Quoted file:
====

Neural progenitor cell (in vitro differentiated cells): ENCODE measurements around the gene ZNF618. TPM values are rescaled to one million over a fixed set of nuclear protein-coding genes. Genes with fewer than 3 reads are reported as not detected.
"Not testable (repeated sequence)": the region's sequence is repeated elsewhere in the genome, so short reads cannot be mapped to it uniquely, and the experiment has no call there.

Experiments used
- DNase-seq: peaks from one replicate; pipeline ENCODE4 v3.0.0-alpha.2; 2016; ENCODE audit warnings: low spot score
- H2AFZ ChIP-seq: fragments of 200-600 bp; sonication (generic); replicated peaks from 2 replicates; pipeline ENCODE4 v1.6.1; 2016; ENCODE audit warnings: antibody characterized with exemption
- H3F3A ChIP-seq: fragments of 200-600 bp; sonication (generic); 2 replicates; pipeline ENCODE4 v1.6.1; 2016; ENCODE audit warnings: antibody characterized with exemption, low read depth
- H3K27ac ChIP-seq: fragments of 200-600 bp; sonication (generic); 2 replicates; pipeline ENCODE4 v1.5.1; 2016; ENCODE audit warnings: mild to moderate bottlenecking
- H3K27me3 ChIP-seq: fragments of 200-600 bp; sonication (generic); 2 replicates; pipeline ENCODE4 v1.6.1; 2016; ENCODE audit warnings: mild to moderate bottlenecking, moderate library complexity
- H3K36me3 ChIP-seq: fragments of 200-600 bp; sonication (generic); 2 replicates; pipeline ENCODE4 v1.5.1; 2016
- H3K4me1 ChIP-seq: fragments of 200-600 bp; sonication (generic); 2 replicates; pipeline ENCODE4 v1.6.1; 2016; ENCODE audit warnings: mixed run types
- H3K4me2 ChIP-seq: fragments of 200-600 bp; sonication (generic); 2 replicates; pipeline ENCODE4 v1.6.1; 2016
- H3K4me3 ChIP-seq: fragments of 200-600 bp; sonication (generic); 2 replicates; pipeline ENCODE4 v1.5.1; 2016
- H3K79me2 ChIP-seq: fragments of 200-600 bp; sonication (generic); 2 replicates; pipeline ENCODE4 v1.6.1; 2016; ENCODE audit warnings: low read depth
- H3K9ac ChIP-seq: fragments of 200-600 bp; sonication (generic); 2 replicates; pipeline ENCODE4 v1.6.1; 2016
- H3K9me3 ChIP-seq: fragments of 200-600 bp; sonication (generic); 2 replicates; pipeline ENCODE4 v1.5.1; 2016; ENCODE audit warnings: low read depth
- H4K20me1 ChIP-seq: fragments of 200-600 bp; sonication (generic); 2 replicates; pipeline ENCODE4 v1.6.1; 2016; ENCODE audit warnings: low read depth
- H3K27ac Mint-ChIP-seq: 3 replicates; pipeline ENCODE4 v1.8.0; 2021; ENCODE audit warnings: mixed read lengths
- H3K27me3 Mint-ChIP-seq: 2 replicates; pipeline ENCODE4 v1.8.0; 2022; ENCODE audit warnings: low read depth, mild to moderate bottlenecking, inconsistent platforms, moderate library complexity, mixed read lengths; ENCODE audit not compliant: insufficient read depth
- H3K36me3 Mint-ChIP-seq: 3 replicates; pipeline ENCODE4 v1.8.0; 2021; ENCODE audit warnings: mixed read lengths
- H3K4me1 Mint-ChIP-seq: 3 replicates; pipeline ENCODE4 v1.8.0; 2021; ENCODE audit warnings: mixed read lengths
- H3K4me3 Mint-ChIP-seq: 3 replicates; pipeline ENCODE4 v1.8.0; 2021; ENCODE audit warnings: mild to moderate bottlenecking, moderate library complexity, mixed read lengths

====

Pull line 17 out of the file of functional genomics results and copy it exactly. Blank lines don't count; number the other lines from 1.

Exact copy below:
- H3K27ac Mint-ChIP-seq: 3 replicates; pipeline ENCODE4 v1.8.0; 2021; ENCODE audit warnings: mixed read lengths